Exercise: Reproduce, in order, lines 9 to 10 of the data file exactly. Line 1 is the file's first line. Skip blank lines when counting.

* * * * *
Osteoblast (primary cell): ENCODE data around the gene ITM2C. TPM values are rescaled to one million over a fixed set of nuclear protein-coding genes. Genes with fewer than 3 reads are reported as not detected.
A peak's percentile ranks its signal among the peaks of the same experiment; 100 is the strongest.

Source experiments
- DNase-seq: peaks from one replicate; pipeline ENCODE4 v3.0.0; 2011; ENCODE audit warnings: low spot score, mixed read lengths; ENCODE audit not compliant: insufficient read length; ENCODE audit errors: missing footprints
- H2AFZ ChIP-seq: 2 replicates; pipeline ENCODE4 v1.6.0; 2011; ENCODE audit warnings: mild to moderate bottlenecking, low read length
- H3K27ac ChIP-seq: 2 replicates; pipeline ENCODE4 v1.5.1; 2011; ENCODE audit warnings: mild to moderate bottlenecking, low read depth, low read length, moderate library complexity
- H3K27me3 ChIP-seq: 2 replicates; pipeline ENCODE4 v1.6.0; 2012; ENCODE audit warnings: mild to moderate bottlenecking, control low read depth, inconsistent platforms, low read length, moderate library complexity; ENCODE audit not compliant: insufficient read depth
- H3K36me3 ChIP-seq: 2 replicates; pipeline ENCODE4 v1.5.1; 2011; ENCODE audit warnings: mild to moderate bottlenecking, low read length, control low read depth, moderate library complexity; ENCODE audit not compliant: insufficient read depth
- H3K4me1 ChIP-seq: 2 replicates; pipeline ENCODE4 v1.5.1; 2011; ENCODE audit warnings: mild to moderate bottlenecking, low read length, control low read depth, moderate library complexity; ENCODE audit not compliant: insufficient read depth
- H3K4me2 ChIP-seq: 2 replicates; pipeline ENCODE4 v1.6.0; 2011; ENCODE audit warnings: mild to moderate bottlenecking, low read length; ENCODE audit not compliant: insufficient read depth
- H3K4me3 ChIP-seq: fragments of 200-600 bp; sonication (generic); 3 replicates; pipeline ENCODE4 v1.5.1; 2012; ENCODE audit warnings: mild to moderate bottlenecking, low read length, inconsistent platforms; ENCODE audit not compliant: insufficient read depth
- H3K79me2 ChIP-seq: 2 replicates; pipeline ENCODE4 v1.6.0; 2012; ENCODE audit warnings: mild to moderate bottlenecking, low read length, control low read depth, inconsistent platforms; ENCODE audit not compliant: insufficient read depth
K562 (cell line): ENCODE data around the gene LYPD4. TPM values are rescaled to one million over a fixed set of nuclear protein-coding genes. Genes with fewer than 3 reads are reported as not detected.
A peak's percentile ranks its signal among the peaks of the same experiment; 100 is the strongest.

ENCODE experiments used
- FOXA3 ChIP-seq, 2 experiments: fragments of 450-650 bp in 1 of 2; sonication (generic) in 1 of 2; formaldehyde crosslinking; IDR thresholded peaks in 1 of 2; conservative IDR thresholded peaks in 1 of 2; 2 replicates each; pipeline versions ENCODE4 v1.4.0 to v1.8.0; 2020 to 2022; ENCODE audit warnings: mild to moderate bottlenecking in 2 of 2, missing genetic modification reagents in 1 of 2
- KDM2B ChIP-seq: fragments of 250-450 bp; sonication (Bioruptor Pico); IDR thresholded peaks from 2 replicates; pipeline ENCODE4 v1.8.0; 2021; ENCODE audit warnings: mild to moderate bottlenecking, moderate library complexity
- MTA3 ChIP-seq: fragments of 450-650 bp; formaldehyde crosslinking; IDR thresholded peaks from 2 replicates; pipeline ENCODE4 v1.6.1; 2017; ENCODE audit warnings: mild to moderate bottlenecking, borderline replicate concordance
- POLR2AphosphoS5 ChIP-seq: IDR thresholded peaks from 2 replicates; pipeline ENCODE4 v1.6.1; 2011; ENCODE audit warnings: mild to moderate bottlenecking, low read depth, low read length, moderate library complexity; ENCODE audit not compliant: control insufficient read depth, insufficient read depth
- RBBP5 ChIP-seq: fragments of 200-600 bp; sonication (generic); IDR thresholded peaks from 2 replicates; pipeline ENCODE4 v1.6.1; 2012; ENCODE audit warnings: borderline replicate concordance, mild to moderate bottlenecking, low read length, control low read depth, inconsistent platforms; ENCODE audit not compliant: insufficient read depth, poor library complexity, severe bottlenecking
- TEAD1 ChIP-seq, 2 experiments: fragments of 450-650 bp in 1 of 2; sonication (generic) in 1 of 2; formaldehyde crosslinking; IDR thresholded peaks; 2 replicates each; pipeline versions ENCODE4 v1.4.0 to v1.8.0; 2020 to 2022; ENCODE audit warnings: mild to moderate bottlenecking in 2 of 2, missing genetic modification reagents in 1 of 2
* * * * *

- H3K4me1 ChIP-seq: 2 replicates; pipeline ENCODE4 v1.5.1; 2011; ENCODE audit warnings: mild to moderate bottlenecking, low read length, control low read depth, moderate library complexity; ENCODE audit not compliant: insufficient read depth
- H3K4me2 ChIP-seq: 2 replicates; pipeline ENCODE4 v1.6.0; 2011; ENCODE audit warnings: mild to moderate bottlenecking, low read length; ENCODE audit not compliant: insufficient read depth